Pope Francis in Albania

During the communist dictatorship of Enver Hoxha, religion of all types were banned throughout Albania. Forced to adhere to a doctrine of state atheism, the freedom to worship was no longer a choice. For almost fifty years, many simple decisions were taken away. Communism fell in the nineties, and Albania has been struggling to recover ever since. Religion is just one of the small changes that has occurred since then. What used to be a forced 100% atheist population, has now fallen to just 2.5%.  Communist rule has had a profound effect on Albania and growth of the people here. Understanding more about their history, provides many answers to how and why things happen the way they. Which is why, I understood the undeniable air of excitement and pride among the Albanian people, as Pope Francis announced his visit to the capital of Tirana.

Every single billboard and sign had been changed to advertise the Pope's visit.

Every single billboard and sign had been changed to advertise the Pope’s visit.


Green is Muslim majority Yellow is Muslim plurality Red is Catholic majority Pink is Catholic plurality

Under the communist rule, all churches and mosques were taken over by the state and by 1990, around 95% of religious buildings had been destroyed or converted into other uses, such as cinemas and warehouses. Nearly 2,000 Catholic and Orthodox churches were destroyed. More than 100 Catholic priests and bishops were executed or died under torture or in labor camps. The main streets of Tirana, were decorated with these individuals portraits for the Pope’s visit. It was an appropriate tribute to these fallen religious leaders who were wrongly executed many years ago.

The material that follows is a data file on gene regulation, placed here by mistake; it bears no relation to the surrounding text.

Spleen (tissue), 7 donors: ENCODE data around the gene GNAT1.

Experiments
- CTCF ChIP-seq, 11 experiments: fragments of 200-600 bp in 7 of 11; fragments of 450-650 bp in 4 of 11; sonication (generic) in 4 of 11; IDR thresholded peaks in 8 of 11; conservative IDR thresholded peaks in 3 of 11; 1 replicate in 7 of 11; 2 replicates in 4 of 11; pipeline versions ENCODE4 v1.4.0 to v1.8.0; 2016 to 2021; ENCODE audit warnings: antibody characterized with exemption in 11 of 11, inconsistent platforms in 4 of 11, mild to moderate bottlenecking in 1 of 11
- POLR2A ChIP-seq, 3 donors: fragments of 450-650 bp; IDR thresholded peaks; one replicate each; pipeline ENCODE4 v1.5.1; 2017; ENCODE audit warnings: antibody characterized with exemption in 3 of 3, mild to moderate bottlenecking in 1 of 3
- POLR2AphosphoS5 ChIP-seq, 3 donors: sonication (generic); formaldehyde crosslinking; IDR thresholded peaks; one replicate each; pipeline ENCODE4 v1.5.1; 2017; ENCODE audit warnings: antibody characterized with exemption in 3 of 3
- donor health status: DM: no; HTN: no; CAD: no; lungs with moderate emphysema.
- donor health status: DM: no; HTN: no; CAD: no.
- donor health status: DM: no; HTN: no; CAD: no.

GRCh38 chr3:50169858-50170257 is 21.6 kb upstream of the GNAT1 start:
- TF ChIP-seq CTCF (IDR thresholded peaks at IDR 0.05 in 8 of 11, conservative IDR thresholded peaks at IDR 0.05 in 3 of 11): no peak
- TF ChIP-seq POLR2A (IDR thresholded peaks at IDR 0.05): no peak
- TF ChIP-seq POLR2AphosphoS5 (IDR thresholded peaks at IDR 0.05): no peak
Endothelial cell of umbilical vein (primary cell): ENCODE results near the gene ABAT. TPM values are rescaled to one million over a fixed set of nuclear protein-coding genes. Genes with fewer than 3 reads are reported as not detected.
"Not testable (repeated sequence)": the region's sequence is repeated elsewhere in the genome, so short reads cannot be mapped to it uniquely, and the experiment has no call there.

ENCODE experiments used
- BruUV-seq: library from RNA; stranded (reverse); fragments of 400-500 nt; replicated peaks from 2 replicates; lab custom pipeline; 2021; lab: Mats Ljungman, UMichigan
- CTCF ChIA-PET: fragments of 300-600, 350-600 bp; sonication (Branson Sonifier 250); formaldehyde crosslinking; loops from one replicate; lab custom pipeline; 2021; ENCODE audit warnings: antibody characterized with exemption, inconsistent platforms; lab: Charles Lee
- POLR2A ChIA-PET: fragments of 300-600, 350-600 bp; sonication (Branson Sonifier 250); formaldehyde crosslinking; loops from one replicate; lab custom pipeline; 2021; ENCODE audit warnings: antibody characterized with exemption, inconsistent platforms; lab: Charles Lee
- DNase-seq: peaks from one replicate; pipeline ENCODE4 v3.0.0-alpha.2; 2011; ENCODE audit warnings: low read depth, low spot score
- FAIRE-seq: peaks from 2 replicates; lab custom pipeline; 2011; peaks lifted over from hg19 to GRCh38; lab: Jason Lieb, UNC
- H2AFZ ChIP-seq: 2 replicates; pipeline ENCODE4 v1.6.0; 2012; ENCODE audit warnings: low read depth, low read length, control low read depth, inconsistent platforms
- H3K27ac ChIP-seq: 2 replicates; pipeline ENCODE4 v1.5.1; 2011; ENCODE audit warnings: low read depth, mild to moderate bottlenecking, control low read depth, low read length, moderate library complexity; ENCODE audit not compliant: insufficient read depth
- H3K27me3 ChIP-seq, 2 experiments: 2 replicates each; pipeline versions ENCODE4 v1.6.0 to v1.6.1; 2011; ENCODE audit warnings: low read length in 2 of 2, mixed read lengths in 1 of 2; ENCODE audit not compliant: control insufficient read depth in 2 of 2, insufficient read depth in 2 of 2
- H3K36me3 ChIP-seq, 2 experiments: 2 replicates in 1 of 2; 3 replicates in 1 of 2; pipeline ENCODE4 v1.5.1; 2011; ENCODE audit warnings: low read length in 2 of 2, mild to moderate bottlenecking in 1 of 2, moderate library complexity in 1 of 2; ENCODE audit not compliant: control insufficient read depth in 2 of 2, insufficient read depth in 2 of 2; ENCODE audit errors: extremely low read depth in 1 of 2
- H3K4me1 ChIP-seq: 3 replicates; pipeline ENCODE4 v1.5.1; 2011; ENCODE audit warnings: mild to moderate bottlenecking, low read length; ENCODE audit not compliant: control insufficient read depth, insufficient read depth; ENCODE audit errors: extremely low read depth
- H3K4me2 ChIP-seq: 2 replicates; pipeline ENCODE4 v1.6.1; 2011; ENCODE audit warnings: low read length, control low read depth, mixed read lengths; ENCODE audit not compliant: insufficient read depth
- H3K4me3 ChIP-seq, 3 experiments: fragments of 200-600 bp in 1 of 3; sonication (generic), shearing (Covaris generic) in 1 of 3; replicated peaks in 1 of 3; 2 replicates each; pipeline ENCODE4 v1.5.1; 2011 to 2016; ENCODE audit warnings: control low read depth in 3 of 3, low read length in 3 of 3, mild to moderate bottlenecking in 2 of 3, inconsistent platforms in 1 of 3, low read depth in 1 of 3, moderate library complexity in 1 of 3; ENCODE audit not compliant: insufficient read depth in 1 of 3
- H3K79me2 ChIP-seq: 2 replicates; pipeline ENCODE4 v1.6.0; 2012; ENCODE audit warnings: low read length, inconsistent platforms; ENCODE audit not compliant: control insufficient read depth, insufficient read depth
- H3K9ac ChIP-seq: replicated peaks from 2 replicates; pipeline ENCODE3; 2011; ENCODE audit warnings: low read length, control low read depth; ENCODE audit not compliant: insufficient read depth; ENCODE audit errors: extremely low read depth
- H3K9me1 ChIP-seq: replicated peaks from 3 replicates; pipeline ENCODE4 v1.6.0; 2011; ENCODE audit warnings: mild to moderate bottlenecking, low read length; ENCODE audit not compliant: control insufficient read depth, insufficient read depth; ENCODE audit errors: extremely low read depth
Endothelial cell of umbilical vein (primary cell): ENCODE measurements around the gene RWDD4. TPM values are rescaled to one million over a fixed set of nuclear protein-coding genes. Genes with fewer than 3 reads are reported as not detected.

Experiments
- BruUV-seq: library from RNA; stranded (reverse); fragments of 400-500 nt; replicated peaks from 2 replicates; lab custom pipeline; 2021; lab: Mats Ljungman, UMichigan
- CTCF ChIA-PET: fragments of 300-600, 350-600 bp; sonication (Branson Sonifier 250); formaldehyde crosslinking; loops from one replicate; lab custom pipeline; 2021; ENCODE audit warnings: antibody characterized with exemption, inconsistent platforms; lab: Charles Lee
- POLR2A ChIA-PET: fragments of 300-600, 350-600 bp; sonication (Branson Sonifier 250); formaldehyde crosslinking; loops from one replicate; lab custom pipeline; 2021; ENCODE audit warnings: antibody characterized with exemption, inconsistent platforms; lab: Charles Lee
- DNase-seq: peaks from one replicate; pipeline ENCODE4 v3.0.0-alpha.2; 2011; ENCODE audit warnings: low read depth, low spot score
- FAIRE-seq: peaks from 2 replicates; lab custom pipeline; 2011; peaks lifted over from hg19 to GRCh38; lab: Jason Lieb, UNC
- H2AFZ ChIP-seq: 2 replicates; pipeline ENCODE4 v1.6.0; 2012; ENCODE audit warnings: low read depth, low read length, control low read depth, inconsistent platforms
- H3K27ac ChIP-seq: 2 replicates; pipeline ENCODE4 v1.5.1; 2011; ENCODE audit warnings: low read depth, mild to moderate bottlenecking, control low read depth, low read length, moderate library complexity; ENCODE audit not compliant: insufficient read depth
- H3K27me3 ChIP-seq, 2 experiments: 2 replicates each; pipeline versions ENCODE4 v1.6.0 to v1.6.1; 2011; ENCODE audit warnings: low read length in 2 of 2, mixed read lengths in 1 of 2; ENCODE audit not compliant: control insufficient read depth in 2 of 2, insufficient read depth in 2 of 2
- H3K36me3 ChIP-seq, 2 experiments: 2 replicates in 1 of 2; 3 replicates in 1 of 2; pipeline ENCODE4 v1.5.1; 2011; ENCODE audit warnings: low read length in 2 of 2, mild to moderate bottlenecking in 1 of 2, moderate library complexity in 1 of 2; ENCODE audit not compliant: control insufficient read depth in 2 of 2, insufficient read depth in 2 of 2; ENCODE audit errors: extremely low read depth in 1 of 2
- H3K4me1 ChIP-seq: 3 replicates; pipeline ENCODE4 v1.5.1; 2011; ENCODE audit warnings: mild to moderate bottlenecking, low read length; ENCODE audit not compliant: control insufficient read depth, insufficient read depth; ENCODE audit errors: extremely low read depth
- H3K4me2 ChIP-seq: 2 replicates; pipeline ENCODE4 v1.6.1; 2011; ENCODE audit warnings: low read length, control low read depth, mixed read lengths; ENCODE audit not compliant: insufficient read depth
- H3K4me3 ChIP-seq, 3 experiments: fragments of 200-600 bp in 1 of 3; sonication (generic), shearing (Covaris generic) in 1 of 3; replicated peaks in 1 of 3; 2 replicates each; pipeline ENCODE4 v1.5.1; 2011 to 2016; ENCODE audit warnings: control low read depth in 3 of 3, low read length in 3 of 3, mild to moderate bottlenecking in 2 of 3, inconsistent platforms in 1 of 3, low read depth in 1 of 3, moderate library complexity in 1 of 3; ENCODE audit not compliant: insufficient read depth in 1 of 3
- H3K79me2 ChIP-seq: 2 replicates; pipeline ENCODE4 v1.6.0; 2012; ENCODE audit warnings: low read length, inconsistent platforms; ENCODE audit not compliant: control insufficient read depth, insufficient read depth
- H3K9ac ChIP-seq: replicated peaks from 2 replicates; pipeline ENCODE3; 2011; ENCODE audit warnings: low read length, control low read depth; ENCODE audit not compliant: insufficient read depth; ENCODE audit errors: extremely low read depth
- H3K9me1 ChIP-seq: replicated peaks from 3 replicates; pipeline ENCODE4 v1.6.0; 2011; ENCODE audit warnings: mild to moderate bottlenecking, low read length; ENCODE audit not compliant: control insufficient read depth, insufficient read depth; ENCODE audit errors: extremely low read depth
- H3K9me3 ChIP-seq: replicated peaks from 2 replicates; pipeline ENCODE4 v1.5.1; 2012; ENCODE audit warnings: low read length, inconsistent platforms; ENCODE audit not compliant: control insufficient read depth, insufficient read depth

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According to a census three years ago, muslims make up about 59 percent of Albania’s population, with Catholics amounting to 10 percent and Orthodox Christians just under that. Regardless of their practicing religion, the turnout for the pope was impressive. With over 300,000 people making the trip to Tirana, the streets were more than crowded. Excited to have this opportunity, I met up with other volunteers to experience the chaos.

But first, breakfast.

But first, breakfast.

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Security was tight, with over 2,500 policeman scattered throughout the square.

Security was tight, with over 2,500 policeman scattered throughout the square.

As we stood in the crowd, everyone was watching big screens set up throughout the area. As the Pope’s plane arrived in Tirana and touched ground, thunderous applause and cheers erupted. People stood and literally watched every single step Pope Francis made on his 11 hour trip.

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The high point of the Pope’s visit was the celebration of the Holy Sacrifice of the Mass in Mother Teresa Square, followed by the recitation of the Angelus. Countless people tried to squeeze into the square for Mass. Many reluctantly retreated to watch the screens instead. As I stood among some older Albanian women, they told me that one of them was sick. They had come because they were hoping the Pope would cure whatever illness she was suffering from.

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During his visit, Pope Francis denounced that extremists around the world are “perverting” religion to justify violence. He praised Albania, where Christians and Muslims endured brutal oppression under communism but now live and work peacefully together. To say Albania has come a long way would be an understatement. Not only is religious freedom encouraged, but there is a harmony among the people. This was showcased when Mass was attended by senior representatives of Albania’s Muslim, Orthodox and Bektashi groups. All of whom, were seated in places of honor in Mother Teresa square. Pope Francis reminded us that Albania should be praised, not only for it’s unquestionable improvement, but also for the grace that they have and continue to accompany these changes with.


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